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Jax Daily Record Friday, Dec. 30, 200512:00 PM EST

Olsen helped shape today's Gator Bowl

by: Max Marbut Associate Editor

by Max Marbut

Staff Writer

A lot of things have changed since the inaugural Gator Bowl was played on New Year’s Day in 1946. The event has grown beyond anything the founders could have imagined and the stadium has changed several times over the years. College football has changed and Jacksonville has certainly changed.

No one knows more about how everything surrounding the game has evolved than George Olsen, who was known as “Mr. Gator Bowl” from 1950 to 1986.

When Olsen first assumed a leadership role in May 1950, the game was just five years old and in trouble. After World War II ended, the number of bowl games exploded due to the nation’s new fascination with sports. But many of the games disappeared after a few years.

The day Olsen started, the Gator Bowl was reeling from the previous January’s Maryland-Missouri game. Organizers and fans had hoped for an exciting game pitting the high-scoring Missouri offense against the Maryland defense, which was ranked No. 2 in the nation. It turned out to be the most one-sided game in the short history of the Gator Bowl, with Maryland winning 20-7.

Even worse, the stands were barely half full, which didn’t make it easy to come up with the $45,000 payout promised to each team. Olsen realized that it was going to take a true grass-roots effort to get things on track and create a game that would put people in the stands.

In 1950, Jacksonville was nothing like it is today. The city was just beginning to grow and the suburbs and shopping malls were still a few years away.

“Everything was downtown in those days,” said Olsen, who carried the stadium chart with him and marked off seats as they were sold. “I used to sell tickets door-to-door at all the department stores and specialty shops up and down Adams Street and Forsyth Street.”

Olsen said one of the early campaigns that really got a lot of the community involved in the Gator Bowl effort was selling memberships in the association.

“I remember when a membership was $15 and that included two tickets to the game. These days, you can’t get a hot dog and a drink (at the game) for that much money,” he said.

Olsen added that television — plus some key team selections — also changed the Gator Bowl for the better.

“One that really helped us a great deal was the game played in 1956, when we got Georgia Tech and Pittsburgh and moved the game to Saturday for television,” he said. “Tech was hot — one of the best teams in the country — and having Pittsburgh got us the national attention we had never had before.”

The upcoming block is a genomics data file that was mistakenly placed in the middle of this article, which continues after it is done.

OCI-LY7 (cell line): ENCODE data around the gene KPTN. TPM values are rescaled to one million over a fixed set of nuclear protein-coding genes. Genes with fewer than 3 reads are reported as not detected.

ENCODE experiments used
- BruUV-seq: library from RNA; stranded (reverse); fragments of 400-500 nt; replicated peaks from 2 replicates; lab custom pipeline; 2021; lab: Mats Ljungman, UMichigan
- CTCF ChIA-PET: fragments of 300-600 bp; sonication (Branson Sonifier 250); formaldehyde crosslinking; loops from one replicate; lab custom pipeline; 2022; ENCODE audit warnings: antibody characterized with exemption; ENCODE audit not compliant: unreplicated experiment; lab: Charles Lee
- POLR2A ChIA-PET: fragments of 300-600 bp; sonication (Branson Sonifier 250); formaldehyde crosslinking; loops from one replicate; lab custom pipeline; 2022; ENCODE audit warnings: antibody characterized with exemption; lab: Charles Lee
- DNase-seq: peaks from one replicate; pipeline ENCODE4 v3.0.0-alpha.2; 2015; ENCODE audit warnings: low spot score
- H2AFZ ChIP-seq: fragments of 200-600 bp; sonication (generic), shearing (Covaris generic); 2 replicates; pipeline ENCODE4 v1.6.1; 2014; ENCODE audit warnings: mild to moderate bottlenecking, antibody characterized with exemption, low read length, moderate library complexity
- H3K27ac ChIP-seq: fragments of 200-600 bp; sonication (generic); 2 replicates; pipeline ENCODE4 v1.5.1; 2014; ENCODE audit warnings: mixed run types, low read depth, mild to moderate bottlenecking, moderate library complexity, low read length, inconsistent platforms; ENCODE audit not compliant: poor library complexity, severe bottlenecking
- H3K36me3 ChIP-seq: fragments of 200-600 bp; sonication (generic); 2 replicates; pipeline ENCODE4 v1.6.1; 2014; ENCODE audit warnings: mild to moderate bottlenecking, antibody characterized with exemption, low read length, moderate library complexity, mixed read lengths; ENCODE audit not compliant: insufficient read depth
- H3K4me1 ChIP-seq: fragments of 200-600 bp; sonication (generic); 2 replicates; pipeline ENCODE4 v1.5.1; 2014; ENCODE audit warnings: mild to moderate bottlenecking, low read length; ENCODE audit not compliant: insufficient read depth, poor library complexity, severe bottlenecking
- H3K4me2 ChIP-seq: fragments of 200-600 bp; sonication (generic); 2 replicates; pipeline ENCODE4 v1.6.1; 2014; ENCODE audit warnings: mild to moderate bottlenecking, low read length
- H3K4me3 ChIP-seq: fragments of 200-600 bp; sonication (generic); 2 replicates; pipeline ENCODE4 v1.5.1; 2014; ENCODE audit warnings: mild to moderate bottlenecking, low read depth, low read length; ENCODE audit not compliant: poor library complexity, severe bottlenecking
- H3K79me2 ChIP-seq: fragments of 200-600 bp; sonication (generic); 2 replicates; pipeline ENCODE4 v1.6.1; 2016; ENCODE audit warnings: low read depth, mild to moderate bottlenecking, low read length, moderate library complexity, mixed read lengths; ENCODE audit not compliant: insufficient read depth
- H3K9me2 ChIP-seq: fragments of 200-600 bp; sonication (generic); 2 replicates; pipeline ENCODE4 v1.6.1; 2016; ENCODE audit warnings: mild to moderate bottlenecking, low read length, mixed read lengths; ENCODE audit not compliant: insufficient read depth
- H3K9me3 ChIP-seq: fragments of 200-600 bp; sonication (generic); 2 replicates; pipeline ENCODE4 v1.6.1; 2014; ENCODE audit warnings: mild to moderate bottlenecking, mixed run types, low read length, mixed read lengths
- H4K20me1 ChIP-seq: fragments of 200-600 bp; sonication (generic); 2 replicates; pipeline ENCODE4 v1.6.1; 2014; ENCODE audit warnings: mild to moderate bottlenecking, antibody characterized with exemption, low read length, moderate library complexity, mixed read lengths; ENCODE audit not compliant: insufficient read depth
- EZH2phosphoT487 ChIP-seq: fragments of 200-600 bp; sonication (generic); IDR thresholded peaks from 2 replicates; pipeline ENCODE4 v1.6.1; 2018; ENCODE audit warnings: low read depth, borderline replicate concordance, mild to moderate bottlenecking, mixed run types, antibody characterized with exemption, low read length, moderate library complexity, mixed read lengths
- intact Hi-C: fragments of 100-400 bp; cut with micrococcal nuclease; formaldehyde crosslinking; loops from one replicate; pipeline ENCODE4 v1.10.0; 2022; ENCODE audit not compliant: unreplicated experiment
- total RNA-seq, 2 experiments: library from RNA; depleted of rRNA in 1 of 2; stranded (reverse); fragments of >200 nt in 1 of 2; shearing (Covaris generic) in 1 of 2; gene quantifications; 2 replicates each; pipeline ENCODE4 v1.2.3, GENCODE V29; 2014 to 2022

The 1956 game put the Gator Bowl on the college football map and made it easier to cultivate relationships in order to attract the top teams, Olsen said. “Pretty soon, we could pick up the phone and they knew who we were,” he said.

Another turning-point came in 1976, when Notre Dame and Penn State played each other for the first time in decades. Olsen said it was one of the few times organizers didn’t include a southern team in the mix. The Irish defeated the Nittany Lions, 27-9.

“Notre Dame won the national championship the following season. The Gator Bowl was a good start for them,” said Olsen.

Olsen has also witnessed college football’s transition into a big business, especially in terms of the amount of money schools spend for publicity.

“I can’t believe how it has changed. I’m still a member of the Football Writers Association, so I’m on the mailing list. I got a book from Notre Dame this week about their participation in the Fiesta Bowl and postage alone was almost four dollars,” he said.

Olsen said he believes it’s the people involved who have made the Gator Bowl what it is today and what it will be for years to come.

“We’ve had a lot of great people in the organization over the years. The good leaders we had in the early days led to lots of good volunteers.

“(Gator Bowl Association President) Rick Catlett and his staff have done a great job. I think the way it’s organized and the people coming up as future leaders will really cement the product and ensure its future growth. The things they need to continue to grow and prosper are in place,” said Olsen.

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